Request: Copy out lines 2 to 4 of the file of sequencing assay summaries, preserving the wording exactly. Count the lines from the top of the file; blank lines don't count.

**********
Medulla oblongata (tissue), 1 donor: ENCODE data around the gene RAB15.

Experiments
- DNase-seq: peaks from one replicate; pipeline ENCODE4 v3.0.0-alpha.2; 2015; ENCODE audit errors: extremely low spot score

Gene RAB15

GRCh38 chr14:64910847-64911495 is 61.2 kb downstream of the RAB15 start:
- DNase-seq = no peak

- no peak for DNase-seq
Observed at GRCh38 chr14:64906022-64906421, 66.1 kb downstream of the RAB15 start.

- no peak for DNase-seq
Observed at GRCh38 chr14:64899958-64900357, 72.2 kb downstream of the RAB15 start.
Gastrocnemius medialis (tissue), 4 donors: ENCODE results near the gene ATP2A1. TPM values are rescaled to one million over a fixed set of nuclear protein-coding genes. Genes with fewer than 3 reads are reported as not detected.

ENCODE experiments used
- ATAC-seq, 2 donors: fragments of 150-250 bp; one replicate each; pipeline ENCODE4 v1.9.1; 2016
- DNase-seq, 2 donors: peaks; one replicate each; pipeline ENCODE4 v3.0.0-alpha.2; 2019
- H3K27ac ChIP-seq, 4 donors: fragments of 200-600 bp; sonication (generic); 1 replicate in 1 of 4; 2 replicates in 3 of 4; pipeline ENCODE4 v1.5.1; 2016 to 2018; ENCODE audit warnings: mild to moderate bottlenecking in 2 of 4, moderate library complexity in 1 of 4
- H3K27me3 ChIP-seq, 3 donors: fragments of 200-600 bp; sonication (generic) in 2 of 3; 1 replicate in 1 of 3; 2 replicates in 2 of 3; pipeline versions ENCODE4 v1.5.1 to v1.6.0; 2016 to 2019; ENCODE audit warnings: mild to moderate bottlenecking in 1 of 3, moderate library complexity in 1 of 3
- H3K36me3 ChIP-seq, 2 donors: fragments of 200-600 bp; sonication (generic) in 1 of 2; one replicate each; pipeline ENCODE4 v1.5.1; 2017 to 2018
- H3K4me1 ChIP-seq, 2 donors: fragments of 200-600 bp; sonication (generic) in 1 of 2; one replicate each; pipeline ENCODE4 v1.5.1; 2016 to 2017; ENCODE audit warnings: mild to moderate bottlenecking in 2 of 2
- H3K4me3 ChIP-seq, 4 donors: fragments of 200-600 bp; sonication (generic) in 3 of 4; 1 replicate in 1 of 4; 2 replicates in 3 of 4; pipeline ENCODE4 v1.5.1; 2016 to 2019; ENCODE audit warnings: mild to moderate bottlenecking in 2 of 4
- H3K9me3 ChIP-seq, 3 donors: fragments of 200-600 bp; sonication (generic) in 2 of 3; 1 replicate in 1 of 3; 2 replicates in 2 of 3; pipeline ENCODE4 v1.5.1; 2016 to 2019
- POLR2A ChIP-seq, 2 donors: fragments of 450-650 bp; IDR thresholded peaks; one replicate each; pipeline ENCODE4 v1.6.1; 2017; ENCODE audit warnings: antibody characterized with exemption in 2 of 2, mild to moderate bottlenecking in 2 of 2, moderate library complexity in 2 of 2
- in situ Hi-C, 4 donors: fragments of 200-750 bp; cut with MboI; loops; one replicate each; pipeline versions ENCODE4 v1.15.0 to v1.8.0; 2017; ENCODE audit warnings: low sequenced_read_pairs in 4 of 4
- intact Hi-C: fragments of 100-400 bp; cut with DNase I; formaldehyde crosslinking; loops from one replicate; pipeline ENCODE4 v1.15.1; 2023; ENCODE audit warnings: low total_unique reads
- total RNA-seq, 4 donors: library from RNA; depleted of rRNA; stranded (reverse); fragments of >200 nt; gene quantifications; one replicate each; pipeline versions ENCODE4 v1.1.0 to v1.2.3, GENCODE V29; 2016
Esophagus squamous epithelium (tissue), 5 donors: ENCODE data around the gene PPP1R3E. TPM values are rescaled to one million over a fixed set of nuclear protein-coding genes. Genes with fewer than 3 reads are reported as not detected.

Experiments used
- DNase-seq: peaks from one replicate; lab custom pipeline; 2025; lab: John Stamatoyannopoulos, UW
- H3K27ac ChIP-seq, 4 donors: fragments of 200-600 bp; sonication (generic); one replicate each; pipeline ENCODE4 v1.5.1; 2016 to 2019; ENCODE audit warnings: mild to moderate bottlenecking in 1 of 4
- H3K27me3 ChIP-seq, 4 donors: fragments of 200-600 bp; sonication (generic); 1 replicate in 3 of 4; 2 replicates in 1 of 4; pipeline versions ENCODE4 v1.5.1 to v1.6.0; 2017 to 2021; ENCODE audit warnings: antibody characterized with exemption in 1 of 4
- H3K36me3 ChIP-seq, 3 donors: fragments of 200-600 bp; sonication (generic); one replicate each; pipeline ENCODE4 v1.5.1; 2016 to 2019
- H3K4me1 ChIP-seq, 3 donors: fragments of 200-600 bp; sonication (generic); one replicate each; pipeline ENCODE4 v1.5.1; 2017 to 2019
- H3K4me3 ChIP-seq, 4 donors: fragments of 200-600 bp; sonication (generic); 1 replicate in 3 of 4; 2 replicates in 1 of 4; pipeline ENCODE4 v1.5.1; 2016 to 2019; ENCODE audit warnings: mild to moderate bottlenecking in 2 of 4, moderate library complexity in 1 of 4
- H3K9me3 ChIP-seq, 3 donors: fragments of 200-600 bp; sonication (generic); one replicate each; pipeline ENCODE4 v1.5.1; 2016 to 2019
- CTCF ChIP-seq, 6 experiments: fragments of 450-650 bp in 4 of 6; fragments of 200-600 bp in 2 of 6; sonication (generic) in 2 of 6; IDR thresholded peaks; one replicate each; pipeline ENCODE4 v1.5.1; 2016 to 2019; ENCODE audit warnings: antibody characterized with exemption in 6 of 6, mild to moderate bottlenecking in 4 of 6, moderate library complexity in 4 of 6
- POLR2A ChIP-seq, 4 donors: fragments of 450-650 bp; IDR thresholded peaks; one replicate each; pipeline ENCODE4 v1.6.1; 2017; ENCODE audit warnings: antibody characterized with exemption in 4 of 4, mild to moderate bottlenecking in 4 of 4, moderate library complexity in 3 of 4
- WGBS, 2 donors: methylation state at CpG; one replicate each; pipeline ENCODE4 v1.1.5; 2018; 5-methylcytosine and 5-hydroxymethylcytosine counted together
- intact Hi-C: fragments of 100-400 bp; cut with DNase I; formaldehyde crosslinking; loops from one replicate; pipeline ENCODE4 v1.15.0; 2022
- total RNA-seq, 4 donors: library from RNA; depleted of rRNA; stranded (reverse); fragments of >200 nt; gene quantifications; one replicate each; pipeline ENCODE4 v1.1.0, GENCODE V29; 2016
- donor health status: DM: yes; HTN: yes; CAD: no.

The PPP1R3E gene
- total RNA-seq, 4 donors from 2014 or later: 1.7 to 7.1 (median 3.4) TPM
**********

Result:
Experiments
- DNase-seq: peaks from one replicate; pipeline ENCODE4 v3.0.0-alpha.2; 2015; ENCODE audit errors: extremely low spot score

Gene RAB15